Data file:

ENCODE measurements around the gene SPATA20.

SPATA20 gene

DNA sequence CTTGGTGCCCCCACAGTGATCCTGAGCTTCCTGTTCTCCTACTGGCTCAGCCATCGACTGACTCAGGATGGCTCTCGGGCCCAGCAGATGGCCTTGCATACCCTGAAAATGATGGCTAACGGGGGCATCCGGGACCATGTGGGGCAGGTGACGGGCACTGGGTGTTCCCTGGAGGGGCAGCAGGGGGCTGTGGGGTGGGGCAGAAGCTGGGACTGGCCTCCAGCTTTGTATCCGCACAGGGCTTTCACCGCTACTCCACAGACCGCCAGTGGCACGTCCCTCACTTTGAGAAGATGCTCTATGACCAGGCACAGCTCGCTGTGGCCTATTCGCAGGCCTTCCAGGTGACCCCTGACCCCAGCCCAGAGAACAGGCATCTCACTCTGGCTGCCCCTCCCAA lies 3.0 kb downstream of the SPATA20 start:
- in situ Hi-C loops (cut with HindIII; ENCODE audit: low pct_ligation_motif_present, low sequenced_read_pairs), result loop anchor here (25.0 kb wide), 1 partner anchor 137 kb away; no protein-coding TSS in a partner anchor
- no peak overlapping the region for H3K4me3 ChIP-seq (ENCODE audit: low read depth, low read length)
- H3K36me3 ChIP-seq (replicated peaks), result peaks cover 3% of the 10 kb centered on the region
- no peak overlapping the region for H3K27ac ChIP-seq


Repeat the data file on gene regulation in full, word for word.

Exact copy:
ENCODE measurements around the gene SPATA20.

SPATA20 gene

DNA sequence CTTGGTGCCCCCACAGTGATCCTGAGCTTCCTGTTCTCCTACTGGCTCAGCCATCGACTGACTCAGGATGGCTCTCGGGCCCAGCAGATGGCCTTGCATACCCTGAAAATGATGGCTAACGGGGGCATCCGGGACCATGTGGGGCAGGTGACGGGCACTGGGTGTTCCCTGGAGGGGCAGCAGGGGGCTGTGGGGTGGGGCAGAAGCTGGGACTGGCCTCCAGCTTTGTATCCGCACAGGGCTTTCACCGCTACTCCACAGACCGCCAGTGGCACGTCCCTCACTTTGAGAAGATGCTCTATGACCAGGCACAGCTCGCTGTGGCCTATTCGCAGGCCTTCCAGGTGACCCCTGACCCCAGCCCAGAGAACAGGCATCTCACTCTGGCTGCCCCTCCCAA lies 3.0 kb downstream of the SPATA20 start:
- in situ Hi-C loops (cut with HindIII; ENCODE audit: low pct_ligation_motif_present, low sequenced_read_pairs), result loop anchor here (25.0 kb wide), 1 partner anchor 137 kb away; no protein-coding TSS in a partner anchor
- no peak overlapping the region for H3K4me3 ChIP-seq (ENCODE audit: low read depth, low read length)
- H3K36me3 ChIP-seq (replicated peaks), result peaks cover 3% of the 10 kb centered on the region
- no peak overlapping the region for H3K27ac ChIP-seq